Minnesota finished with 44 points in the paint, 34 of those coming in the first half. Of the Gophers' 28 made field goals, 19 of them came at the rim via a layup or dunk. 

"Their guards were getting penetration. They were dishing it off to the bigs. They were getting shots up on the rim and because our bigs had to step up and help, their bigs were able to rebound," said senior center C.J. Gettys. "We gotta have guys track down from the guard position and rebound as well. We were kind of limited with size today. Candido didn't play. That's coach's decision obviously. Deshawn was in and out of the game hurt, he got busted in the mouth."

***

Free throws.

They seem to be the point of emphasis after each and every close Big Ten loss that the Rutgers men's basketball team has suffered and it's because, with the exception of the Scarlet Knights' six-point loss to Iowa on the road where the free throw line was ultimately a non-factor for them, they have been.

  • Eight missed free throws in a nine-point loss to Northwestern.
  • 14 missed free throws in a 12-point loss to then-No. 22 Maryland. 
  • Seven missed free throws in a seven-point overtime loss to then-No. 15 Wisconsin.
  • Eight missed free throws in a six-point loss to Ohio State in Columbus.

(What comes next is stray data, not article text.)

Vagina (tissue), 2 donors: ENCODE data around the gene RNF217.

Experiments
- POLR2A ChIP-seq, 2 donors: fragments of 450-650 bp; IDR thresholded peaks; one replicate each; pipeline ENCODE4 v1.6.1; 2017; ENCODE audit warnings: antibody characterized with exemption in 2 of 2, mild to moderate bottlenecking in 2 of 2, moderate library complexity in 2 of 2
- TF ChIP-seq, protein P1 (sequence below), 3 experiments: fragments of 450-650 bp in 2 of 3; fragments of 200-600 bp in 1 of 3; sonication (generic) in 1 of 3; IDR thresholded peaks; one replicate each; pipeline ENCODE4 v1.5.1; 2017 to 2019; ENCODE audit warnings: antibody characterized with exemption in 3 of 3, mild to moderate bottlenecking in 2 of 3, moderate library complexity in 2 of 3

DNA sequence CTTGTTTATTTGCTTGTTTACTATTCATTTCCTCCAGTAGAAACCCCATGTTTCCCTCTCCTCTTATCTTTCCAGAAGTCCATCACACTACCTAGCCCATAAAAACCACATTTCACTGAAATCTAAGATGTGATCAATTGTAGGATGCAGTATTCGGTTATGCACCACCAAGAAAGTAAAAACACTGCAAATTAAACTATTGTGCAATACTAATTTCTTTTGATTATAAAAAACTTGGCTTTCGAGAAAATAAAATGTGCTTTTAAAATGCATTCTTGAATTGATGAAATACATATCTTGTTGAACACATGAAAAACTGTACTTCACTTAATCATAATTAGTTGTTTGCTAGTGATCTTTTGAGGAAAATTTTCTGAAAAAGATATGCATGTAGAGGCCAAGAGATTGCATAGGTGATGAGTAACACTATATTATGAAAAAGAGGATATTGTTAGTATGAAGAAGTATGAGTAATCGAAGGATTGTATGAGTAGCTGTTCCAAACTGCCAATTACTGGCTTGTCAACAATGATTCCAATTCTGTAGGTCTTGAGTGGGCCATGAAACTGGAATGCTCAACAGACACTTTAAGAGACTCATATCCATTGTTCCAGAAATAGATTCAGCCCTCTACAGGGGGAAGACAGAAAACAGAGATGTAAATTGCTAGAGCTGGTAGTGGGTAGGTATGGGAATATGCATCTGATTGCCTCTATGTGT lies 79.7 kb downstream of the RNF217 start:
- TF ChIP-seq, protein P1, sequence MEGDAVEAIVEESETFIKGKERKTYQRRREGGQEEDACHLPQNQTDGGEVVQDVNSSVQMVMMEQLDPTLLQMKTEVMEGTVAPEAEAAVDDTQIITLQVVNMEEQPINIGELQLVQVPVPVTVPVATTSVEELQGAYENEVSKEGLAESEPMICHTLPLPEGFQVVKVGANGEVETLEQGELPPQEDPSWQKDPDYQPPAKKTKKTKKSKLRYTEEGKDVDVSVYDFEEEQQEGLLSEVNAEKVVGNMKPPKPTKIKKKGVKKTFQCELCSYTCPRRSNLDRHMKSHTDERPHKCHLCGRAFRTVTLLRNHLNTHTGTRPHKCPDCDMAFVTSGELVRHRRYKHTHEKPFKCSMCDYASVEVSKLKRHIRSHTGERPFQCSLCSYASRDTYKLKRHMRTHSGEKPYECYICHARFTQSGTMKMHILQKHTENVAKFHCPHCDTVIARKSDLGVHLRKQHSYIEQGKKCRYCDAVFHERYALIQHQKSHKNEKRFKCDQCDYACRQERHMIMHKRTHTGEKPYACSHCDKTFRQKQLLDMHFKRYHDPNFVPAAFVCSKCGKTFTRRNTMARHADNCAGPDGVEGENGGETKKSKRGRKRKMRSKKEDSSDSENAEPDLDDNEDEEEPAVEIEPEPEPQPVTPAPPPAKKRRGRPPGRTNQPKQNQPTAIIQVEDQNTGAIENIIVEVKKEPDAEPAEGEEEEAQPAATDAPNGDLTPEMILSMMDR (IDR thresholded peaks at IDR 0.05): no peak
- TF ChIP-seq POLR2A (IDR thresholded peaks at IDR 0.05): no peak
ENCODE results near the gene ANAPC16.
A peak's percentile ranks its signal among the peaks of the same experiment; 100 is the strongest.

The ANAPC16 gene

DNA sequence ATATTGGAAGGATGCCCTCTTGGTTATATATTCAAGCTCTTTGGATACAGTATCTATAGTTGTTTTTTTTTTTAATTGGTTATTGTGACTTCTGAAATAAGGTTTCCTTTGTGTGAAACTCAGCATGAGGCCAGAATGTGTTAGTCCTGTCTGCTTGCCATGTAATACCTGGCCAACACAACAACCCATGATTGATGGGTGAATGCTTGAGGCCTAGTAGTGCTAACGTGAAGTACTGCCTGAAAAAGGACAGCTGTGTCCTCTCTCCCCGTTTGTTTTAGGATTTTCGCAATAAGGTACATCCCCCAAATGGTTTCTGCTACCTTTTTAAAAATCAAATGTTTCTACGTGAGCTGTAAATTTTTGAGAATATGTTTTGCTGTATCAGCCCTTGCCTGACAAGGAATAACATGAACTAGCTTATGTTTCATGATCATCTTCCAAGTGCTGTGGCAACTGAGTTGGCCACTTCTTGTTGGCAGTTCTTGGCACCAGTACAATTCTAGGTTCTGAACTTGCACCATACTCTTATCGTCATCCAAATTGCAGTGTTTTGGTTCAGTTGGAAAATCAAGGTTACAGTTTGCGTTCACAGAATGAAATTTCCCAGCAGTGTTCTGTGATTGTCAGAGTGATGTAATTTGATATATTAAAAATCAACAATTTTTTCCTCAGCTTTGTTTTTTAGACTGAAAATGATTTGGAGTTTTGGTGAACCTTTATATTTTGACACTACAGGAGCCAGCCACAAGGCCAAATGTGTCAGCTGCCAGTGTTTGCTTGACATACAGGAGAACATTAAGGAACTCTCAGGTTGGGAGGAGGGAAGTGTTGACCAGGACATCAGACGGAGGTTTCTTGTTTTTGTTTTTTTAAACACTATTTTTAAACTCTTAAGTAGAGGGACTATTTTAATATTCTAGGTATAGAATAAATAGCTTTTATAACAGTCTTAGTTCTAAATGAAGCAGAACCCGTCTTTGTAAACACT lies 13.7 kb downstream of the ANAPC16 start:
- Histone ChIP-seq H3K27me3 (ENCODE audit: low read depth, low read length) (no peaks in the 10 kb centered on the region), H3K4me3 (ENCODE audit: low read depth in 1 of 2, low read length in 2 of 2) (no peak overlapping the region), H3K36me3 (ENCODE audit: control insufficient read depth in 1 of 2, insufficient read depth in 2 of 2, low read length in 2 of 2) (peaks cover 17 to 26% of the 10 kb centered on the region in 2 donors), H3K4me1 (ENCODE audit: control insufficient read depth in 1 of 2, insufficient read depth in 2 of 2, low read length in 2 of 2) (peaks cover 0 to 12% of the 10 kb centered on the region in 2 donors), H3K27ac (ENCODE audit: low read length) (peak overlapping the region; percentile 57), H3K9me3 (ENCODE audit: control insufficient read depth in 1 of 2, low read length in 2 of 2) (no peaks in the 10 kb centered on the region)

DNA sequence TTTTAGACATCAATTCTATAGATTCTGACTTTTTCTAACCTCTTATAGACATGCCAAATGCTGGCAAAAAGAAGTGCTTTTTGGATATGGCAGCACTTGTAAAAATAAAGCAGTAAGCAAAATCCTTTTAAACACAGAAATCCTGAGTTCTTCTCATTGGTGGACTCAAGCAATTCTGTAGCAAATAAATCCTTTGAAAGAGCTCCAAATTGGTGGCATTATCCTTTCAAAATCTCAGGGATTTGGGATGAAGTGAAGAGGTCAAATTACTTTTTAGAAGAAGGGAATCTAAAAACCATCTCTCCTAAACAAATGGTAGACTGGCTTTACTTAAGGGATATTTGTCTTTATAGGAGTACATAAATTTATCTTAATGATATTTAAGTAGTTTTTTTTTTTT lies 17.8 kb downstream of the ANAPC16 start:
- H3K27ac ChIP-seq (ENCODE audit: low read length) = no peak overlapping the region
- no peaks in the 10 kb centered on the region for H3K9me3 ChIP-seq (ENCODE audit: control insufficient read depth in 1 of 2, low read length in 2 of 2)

The Knights added to that infamous list on Saturday, when they connected on just 10 of their 22 attempts from the charity stripe in a nine-point loss to Minnesota. 

"We have to make some free throws too," said head coach Steve Pikiell. "That changes the whole tone for the other team. It’s a little tighter. You leave a lot of points on the board, we’re not a great scoring team, so we need to get those free points.”

After trailing by nine at the break, Rutgers remained in striking distance for the entirety of the second half and had its deficit as low as five with under two minutes remaining.

But one of the main reasons the Knights couldn't get any closer than that was their inability to capitalize from the free throw line. Rutgers missed 3 of its 10 attempts from the stripe in the second half, with sophomore guard Corey Sanders accounting for four of those misses. 

"That's just been our story this year, the free throw line," Sanders said. "Just gotta be able to step up and knock them down. Just unfortunate that we're not able to right now and that's something that we work on everyday in practice, but when we get in the game it's just like we're not able to muscle them in and that's on us."

Sophomore forward Jonathan Laurent misfired on three of his four attempts at the line, while senior center C.J. Gettys and freshman forward Eugene Omoruyi each missed two of their respective six and four attempts.

With junior guard Mike Williams as the only Knight shooting above a 70 percent clip from the line, Rutgers' Big Ten worst free throw percentage has dipped to 55.1 percent in conference play and 61.6 percent for the season, which ranks fourth-worst in the country.

"People just don’t have the confidence to go up there and knock the free throws down," Williams said. "But it just comes with confidence. We just gotta shoot free throws until our arms fall off, that’s it."


For updates on the Rutgers men's basketball team, follow @EricMullin_ and @TargumSports on Twitter.


Eric Mullin